12 October 2006


It appears that I've left some footprints behind me. Not enough, however.

YouTube was recently sued for copyright infringement, on the ground that it hosted the notorious video depicting the beating of Reginald Denny in Los Angeles after the (almost incomprehensible) verdict in the state-court case against Rodney King's attackers. YouTube recently answered the complaint. A large part of its defense depends upon the DMCA safe harbors.

In one sense, I think YouTube took the right lesson from Ellison v. AOL, Inc., 357 F.3d 1072 (9th Cir. 2004). Paragraph 38 of YouTube's answer notes that:

Further, YouTube has a registered DMCA agent and provides numerous links on its site to the agent so that allegedly infringing materials can be reported. YouTube also has implemented a policy under which it terminates the user accounts of repeat infringers.

This doesn't quite aver everything that is necessary to avoid the problem AOL had created for itself. Our appeal turned on an inaccurate designation of the registered DMCA agent. Although it is certainly implied, this paragraph does not explicitly state that a report sent to the address(es) found through the Copyright Office's registry of DMCA agents would reach the DMCA agent. It comes close, though.

Where YouTube's answer falls down, though, is in paragraph 41. It's a simple rhetorical slip. Unfortunately, it's the simple rhetorical slip that news services have picked up. The answer properly notes at the beginning of the paragraph that § 512(c) "limits liability". However, a few lines into the paragraph, the answer incorrectly claims that "Under § 512(c), a service provider is immune from liability for copyright infringement allegedly committed by its users where [sic] it meets the following three requirements" (emphasis added). Curiously, the answer then proceeds to quote the three conditions precedent, but does not quote the language immediately preceding those conditions.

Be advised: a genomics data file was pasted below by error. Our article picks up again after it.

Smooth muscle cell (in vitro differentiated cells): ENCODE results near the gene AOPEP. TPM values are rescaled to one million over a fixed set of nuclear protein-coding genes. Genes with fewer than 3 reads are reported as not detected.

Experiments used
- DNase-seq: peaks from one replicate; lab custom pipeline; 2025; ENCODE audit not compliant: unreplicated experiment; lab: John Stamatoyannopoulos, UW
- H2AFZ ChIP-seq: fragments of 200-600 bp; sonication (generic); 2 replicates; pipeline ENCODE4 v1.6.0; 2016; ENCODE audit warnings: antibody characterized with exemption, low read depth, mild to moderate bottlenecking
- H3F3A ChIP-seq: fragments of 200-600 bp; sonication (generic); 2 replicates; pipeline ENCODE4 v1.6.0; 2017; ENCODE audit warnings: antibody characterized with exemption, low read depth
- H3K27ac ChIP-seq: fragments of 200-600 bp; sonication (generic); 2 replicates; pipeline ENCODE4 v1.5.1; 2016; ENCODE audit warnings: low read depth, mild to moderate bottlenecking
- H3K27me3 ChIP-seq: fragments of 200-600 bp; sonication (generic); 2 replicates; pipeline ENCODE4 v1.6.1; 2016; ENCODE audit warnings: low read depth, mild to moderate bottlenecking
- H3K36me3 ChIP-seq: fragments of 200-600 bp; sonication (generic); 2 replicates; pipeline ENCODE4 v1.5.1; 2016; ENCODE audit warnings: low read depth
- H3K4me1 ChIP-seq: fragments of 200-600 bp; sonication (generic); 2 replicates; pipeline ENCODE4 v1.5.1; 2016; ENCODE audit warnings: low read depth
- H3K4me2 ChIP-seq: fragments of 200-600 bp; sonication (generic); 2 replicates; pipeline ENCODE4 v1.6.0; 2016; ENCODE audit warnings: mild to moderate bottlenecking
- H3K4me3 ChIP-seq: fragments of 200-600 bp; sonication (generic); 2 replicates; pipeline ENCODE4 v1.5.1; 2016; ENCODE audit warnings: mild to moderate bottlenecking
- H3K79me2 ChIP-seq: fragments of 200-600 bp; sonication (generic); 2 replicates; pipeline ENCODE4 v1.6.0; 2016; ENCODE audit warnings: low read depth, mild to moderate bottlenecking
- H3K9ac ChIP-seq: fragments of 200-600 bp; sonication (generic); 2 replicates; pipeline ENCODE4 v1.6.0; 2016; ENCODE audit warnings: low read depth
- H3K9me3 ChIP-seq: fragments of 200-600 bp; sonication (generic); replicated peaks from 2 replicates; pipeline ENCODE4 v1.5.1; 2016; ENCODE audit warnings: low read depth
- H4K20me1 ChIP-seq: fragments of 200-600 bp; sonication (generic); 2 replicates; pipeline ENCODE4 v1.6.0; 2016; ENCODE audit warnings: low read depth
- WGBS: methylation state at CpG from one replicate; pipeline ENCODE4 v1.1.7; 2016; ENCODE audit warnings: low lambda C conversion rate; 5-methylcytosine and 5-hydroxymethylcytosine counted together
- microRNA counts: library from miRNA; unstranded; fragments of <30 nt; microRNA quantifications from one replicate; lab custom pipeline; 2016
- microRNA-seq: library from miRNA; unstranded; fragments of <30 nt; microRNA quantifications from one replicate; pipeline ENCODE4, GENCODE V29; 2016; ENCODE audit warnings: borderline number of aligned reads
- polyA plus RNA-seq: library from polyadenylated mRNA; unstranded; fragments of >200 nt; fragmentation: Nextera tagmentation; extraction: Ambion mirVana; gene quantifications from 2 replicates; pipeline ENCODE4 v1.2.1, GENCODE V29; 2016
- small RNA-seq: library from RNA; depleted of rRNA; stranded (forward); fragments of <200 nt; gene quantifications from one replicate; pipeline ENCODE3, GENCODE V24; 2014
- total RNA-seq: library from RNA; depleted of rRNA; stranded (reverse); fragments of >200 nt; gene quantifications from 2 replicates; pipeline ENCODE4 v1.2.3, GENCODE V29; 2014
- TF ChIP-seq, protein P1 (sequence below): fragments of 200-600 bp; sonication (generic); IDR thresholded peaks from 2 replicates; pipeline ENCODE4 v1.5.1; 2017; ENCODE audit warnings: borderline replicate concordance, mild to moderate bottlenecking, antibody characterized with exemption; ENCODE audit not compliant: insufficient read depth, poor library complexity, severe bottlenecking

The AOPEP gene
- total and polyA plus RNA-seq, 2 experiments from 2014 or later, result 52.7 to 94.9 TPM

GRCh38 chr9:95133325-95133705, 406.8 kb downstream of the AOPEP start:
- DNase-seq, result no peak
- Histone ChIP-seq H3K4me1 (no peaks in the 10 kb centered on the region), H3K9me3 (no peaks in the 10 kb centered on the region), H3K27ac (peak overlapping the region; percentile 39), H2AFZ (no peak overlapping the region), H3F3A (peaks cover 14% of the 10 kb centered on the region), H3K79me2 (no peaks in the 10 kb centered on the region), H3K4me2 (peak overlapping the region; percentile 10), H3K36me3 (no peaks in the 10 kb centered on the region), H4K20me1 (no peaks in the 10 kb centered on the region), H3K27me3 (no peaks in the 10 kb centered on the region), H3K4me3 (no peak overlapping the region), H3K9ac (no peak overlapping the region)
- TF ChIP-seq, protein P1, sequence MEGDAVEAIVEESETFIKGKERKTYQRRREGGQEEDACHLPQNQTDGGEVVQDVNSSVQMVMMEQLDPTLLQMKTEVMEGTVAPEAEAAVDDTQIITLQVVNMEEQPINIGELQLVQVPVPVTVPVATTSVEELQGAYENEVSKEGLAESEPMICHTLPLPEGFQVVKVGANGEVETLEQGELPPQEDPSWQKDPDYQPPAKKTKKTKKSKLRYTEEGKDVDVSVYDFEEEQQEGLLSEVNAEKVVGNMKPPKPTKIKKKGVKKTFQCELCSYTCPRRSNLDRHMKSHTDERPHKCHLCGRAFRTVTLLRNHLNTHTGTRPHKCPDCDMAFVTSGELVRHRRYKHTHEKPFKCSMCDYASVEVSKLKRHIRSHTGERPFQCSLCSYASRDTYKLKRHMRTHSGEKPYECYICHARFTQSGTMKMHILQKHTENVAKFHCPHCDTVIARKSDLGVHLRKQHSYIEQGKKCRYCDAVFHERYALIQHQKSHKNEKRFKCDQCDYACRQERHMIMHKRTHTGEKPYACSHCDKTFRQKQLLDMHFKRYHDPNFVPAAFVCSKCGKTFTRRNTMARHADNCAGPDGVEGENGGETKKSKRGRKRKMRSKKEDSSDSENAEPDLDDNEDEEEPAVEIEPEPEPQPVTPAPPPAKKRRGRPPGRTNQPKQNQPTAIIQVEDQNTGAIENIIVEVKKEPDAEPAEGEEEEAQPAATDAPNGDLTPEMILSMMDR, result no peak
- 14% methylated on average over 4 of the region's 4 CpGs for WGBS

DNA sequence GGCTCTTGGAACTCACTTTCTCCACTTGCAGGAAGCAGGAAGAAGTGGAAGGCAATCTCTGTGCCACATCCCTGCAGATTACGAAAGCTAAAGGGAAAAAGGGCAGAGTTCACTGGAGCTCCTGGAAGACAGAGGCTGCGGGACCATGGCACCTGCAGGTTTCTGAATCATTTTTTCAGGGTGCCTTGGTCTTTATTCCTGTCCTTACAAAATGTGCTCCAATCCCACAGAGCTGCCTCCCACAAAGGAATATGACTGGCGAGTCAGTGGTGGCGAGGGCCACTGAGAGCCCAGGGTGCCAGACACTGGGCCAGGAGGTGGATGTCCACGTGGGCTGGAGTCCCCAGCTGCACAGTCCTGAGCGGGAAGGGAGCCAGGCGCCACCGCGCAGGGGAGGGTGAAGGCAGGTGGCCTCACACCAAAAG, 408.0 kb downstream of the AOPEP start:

A service provider shall not be liable for monetary relief, or, except as provided in subsection (j), for injunctive or other equitable relief, for infringement of copyright by reason of the storage at the direction of a user of material that resides on a system or network controlled or operated by or for the service provider, if the service provider—

17 U.S.C. § 512(c)(1). Nope. It's not immunity; it's a limitation of liability. Of course, had § 512 been properly structured, this would have been clearer. As its stands, the statute really makes sense if, and only if, one starts at subsection (n) and works backward. All of the conditions, implementation requirements, definitions, and limitations appear at the end, and they are all necessary to understand what is going on in the five possible safe harbors.

It's rather ironic, in a way; good programming practice recommends putting the longest, most involuted parts of a branching pathway at the end, not the beginning, and requires one to declare constants and variables before using them. So, for that matter, does good writing. On the other hand, why am I expecting good writing in a statute?